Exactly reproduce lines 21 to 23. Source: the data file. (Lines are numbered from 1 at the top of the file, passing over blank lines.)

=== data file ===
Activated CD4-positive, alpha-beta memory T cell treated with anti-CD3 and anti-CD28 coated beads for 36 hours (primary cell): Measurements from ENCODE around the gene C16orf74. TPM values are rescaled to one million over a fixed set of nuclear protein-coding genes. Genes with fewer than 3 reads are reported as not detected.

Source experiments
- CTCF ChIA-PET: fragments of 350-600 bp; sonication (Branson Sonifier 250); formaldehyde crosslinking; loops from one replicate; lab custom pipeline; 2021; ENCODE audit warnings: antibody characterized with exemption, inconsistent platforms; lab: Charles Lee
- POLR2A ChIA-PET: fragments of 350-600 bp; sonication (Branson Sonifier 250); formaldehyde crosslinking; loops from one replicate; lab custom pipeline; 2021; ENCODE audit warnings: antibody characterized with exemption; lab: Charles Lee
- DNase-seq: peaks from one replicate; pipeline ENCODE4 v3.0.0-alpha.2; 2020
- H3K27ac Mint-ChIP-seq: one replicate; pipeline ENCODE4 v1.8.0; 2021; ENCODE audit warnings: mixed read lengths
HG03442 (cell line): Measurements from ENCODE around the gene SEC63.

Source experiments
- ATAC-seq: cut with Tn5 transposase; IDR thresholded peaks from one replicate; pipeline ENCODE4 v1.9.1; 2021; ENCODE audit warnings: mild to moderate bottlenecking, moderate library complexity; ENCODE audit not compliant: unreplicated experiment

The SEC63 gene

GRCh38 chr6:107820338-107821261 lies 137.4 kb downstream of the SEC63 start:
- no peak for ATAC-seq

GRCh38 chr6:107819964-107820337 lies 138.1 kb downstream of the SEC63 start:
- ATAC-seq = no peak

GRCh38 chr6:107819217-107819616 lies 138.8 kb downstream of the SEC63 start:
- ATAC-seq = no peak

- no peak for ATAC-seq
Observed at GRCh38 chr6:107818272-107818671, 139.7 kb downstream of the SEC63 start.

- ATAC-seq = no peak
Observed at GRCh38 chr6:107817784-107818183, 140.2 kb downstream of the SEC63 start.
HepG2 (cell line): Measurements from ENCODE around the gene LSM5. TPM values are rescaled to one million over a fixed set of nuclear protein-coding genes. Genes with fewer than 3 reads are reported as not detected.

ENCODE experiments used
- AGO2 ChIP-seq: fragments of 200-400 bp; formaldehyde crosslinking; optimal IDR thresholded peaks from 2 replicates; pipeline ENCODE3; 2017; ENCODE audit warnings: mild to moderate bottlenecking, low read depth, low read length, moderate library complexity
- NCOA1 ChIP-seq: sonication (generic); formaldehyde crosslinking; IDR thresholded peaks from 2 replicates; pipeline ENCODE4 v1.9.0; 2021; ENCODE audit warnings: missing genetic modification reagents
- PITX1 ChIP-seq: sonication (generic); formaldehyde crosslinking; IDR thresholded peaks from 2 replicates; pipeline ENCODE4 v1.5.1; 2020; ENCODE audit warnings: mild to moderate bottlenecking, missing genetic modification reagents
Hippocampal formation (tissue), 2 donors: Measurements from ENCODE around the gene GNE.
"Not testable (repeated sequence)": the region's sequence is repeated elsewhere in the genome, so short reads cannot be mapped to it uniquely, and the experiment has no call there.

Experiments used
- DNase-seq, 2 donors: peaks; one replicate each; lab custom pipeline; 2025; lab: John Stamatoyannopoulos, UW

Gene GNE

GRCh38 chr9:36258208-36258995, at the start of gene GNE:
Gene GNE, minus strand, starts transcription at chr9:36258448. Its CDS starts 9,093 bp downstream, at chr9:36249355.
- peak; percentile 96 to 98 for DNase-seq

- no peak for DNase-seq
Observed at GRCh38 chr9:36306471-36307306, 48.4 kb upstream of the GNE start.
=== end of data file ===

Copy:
HepG2 (cell line): Measurements from ENCODE around the gene LSM5. TPM values are rescaled to one million over a fixed set of nuclear protein-coding genes. Genes with fewer than 3 reads are reported as not detected.

ENCODE experiments used
- AGO2 ChIP-seq: fragments of 200-400 bp; formaldehyde crosslinking; optimal IDR thresholded peaks from 2 replicates; pipeline ENCODE3; 2017; ENCODE audit warnings: mild to moderate bottlenecking, low read depth, low read length, moderate library complexity